FCOS on aarch64 other than RPI4?

So I want to run a cluster using bare k8s on a bunch of FCOS machines, basically to set up a personal CI infra. Basically, I’m using GH runners for other stuff, but they don’t have aarch64 runners, which I need (and emulation slows down my builds by x8). I could do with on-demand nodes on clouds (I don’t run so many aarch64 builds, or I could use Oracle’s free tier), but I thought I’d experiment and learn FCOS.

I assume FCOS devs test on RPI4s, but a) they are a bit hard to get hold off nowadays b) they don’t have realtime clocks c) storage is a bit of a headache- I’d rather get something with some builtin storage.

Is there any other good aarch64 alternative, I’m looking for:

  • Something that I can buy easily, preferrably from the EU
  • I think I can do with 2gb of RAM
  • FCOS is hassle-free
  • Hopefully it has some decent storage out of the box (eMMC would be fine, I guess?), so I don’t have to buy an expensive SSD, hunt for a USB flash drive that performs well, or buy spinning rust

So what is everyone using on their labs for ARM? Is the only viable option an RPI4 and hoping you buy the right USB flash model? (it seems to me that even if you see good benchmarks for a specific USB flash drive, you could “accidentally” buy a variation that doesn’t perform well).

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In my experience, most of these little Arm devices are great if you like to tinker with getting little Arm devices going, and not so much if you just want it to do something. It’s my understanding that the next-gen Jetson Nano devices should Just Work — but those aren’t out until January 2023.

Oh, I mean- with help from another guy I managed to create a decent script that runs coreos-installer and installs the additional firmware for the RPI3b+. So I’m OK with a bit of tinkering. My major issue is that the lack of an RTC is a bit problematic (that breaks dnf needs-restarting!), and the storage situation annoys me.

Apparently PI 4 supplies might improve “real soon now”, so if I can get one for a non-inflated price, I’m quite happy. I was just wondering if everyone else was using some specific SBC (Orange Pi? Odroids? …) that made things a little bit better :slight_smile:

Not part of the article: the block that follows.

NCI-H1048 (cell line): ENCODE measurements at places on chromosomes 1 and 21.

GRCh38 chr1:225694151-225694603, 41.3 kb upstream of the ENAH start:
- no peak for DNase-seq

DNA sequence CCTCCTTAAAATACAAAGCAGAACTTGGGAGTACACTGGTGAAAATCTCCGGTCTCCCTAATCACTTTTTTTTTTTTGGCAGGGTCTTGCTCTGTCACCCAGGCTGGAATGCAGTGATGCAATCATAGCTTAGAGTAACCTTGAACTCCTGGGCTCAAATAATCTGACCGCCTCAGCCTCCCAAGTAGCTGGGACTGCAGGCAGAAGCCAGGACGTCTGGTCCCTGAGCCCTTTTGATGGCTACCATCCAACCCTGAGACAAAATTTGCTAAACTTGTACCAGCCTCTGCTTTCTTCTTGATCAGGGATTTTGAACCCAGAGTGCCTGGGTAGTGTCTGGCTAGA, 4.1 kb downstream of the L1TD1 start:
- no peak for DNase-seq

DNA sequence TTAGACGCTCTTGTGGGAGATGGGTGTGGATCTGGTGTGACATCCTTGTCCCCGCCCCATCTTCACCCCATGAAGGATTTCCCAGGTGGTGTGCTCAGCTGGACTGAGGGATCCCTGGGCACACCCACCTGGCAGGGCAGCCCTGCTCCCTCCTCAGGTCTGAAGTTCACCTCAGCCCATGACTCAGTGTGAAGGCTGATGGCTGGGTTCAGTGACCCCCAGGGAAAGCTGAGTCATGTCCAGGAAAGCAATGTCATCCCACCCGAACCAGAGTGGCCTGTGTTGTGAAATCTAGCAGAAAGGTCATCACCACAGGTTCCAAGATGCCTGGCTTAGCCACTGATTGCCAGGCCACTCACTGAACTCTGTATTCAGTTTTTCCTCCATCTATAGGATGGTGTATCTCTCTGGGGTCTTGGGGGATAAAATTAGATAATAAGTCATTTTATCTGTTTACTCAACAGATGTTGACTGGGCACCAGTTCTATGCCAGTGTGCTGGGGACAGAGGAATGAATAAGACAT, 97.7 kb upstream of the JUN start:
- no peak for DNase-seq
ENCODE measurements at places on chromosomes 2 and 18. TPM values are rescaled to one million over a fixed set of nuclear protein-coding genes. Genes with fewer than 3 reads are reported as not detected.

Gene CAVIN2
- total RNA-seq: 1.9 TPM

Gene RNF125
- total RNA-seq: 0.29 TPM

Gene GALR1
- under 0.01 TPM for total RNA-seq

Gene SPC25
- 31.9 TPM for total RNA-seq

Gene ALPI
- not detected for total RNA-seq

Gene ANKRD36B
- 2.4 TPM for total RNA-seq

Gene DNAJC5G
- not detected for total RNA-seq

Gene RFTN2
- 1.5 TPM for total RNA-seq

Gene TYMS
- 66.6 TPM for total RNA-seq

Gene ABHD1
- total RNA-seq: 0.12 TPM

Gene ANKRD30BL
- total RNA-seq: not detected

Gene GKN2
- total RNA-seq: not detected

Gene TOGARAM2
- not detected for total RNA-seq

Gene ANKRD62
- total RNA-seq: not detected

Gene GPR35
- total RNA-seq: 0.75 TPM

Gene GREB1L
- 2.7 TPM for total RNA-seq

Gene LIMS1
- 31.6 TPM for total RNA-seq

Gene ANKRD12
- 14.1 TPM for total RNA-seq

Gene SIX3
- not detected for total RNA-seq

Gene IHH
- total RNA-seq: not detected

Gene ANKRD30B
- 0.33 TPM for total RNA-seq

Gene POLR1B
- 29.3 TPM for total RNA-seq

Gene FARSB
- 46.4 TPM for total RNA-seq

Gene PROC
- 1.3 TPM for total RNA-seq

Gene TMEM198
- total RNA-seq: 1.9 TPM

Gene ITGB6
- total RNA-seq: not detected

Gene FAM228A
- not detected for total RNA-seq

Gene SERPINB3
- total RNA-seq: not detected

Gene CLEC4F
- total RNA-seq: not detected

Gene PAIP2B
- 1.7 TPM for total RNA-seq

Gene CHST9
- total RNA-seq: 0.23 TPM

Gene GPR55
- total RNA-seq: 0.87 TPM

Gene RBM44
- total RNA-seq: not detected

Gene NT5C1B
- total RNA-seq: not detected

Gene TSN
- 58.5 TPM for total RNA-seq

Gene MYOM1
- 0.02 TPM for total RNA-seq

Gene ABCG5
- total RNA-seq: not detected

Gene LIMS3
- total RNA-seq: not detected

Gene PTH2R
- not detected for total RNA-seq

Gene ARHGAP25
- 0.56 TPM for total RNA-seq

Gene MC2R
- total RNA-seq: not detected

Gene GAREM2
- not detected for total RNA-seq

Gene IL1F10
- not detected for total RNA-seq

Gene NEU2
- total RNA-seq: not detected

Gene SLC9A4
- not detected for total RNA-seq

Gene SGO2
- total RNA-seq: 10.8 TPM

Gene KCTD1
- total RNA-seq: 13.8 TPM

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Well, there is SolidRuns’ line of RiscV offerings found at HoneyComb LX2 - Arm Workstation & Developer Platform | SolidRun. I am also interested in the Khadas stuff https://www.khadas.com/vim4

Oh, I want ARM (although I wouldn’t mind switching everything to RiscV, but I think that’s a bit too bleeding edge?). The HoneyCombs are nice, but starting at $800? The Khadas is much cheaper, but still a bit steep for hobbyist use.

(The RPIs create this “dissonance”. They’re so cheap they make reasonably priced stuff look expensive…)

Too true, but when you compare with the Khadas SBC’s say, there is so much more capability, especially with storage, and they offer the V4 with the GPIO accessible for hacking. But you’re correct when you point out the price difference, for hobbies it is much more appealing. As well, there is also much more ootb available with the plethora of shields.

Ah, a colleague at work pointed me to an apparently very nice EU store with some variety of ARM SBCs, I’m eyeing the following models with 4gb of RAM:

  • Banana Pi M5
  • Pine64 ROCK64
  • Odroid C4

Wonder if anyone has tried FCOS on any of those?

Slightly off-topic, but still:

I believe it is likely that FCOS will run just fine on a “random ARM64” box once the booting has been set up. I base this guesstimate on the fact that Fedora 36,37 can run (virtually) flawlessly on an Amlogic s922x TV-box such as the Ugoos Am6 plus or the Beelink GT king pro:

You can boot Fedora using e.g. a small “sandwitch” step between the native u-boot on the box and the UEFI+grub setup on the image, implemented via Petitboot or u-root, see https://gitlab.com/tripole-inc/bootdisk (tested versions are the raw images for Workstation and KDE plasma from alt.fedoraproject.org).

So, my feeling is that as long as booting can be set up, the OS itself should run fine. (Analogous conclusions hold for e.g. Debian, Ubuntu and openSuse; you can run vanilla versions of the OSes on e.g. ARM64 TV-boxes as long as you can boot the OS.)

Edit: Even more off-topic: I hope more people explore these alternate architectures with Fedora since Fedora is a great distro and is a really good option for such devices.

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U-boot 2023 for rockchip can run fedora efi without any problem so the door is open for these SBCs.